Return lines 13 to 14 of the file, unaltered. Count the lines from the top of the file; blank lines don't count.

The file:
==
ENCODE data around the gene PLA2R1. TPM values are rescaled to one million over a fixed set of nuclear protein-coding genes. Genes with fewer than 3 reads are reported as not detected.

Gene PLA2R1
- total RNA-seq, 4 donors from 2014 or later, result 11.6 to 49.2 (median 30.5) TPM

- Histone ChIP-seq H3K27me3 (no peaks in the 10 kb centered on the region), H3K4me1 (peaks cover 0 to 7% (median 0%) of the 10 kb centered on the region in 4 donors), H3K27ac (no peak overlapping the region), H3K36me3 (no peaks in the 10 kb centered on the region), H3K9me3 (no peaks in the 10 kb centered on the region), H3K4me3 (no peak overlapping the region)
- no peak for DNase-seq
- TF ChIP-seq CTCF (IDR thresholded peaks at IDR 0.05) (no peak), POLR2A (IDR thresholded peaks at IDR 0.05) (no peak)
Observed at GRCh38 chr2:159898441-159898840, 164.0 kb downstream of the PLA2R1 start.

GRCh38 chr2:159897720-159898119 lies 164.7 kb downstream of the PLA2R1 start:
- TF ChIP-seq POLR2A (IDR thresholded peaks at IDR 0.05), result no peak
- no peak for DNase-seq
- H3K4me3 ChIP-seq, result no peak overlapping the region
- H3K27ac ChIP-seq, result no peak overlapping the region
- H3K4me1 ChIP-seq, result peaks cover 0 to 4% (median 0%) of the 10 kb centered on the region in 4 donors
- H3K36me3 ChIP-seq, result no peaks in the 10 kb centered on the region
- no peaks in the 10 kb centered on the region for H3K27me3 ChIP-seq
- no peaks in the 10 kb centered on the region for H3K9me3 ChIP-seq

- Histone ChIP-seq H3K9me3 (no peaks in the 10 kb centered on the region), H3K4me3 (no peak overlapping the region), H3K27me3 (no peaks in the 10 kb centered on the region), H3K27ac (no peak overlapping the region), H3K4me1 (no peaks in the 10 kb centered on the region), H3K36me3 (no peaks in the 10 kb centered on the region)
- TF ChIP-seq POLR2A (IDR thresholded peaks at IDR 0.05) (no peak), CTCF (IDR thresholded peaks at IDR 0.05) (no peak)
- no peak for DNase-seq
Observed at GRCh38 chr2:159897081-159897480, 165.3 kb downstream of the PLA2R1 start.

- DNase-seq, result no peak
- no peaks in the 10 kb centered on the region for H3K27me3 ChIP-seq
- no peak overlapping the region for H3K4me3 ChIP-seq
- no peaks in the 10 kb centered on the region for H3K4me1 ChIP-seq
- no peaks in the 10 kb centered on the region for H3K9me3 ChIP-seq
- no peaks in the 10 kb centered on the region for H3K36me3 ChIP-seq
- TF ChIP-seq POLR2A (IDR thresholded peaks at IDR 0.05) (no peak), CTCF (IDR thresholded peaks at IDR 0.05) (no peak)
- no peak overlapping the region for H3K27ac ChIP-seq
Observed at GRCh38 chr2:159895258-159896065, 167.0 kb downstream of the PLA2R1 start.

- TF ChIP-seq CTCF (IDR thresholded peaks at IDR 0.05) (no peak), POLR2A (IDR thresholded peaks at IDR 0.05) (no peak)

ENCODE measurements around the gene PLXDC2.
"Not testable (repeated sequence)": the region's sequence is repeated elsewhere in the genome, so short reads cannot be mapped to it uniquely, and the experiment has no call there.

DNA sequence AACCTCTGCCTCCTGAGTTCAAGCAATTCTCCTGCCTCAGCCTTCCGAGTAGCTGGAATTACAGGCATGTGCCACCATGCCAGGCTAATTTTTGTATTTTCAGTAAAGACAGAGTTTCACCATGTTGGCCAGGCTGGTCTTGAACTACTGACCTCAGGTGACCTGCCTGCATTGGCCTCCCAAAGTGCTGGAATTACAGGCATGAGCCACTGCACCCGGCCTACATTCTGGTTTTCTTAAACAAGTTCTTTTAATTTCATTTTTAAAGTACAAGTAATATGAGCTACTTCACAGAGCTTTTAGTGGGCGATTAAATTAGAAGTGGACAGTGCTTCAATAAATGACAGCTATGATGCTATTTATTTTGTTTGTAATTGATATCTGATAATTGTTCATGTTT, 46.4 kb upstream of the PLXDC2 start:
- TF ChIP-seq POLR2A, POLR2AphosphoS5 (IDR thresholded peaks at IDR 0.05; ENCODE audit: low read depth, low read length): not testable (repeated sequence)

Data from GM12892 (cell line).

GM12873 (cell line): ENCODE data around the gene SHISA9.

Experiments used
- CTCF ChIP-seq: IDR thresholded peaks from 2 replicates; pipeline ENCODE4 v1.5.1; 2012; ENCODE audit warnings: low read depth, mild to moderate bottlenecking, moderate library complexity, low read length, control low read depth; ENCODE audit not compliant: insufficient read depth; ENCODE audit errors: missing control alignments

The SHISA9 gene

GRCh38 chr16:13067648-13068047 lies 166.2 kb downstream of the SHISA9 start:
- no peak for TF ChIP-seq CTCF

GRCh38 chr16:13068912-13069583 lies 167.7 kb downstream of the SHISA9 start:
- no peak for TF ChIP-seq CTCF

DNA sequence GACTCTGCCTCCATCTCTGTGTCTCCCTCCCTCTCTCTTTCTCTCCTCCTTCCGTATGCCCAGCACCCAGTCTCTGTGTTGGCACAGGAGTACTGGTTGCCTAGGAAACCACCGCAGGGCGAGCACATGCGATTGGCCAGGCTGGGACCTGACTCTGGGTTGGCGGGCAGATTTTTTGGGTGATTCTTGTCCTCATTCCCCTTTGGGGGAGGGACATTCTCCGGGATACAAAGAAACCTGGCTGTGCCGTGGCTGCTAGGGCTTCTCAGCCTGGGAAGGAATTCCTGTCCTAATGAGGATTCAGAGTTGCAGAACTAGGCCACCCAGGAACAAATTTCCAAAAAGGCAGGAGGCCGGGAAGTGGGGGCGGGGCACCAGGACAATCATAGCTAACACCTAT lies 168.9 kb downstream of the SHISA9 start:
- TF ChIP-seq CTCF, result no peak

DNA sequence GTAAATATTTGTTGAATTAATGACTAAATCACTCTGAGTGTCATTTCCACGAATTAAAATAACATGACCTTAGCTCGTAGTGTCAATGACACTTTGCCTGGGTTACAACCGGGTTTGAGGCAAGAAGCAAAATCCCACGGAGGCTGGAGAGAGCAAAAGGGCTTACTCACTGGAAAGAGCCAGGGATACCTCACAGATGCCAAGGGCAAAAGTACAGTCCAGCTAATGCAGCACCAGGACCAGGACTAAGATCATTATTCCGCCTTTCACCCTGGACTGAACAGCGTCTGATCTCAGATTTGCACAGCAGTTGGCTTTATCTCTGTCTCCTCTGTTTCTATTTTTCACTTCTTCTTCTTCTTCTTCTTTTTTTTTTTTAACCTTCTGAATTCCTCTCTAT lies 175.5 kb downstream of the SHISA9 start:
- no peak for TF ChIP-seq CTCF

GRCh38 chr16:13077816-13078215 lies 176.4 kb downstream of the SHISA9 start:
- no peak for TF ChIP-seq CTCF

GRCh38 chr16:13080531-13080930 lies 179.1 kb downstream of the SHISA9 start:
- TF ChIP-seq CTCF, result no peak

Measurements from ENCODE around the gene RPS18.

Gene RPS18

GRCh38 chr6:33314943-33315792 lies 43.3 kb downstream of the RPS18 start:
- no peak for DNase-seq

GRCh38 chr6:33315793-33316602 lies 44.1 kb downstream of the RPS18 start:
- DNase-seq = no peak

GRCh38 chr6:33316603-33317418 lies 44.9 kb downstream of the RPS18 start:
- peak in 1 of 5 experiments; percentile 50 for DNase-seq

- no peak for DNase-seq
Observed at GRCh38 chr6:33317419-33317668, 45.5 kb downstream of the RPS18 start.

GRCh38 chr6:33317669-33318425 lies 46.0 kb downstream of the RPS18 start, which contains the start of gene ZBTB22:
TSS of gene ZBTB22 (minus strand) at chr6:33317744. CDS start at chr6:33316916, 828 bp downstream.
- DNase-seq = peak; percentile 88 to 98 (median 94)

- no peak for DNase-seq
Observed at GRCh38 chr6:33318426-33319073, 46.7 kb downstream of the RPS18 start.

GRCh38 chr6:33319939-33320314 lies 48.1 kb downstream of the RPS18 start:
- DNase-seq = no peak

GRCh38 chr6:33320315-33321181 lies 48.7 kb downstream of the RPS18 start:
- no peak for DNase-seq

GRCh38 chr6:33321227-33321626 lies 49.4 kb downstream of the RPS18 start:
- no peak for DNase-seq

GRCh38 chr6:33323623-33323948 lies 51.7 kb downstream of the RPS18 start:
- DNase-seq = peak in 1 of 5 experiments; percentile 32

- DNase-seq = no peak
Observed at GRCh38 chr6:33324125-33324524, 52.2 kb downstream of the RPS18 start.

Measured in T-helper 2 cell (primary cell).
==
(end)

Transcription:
- H3K4me1 ChIP-seq, result peaks cover 0 to 4% (median 0%) of the 10 kb centered on the region in 4 donors
- H3K36me3 ChIP-seq, result no peaks in the 10 kb centered on the region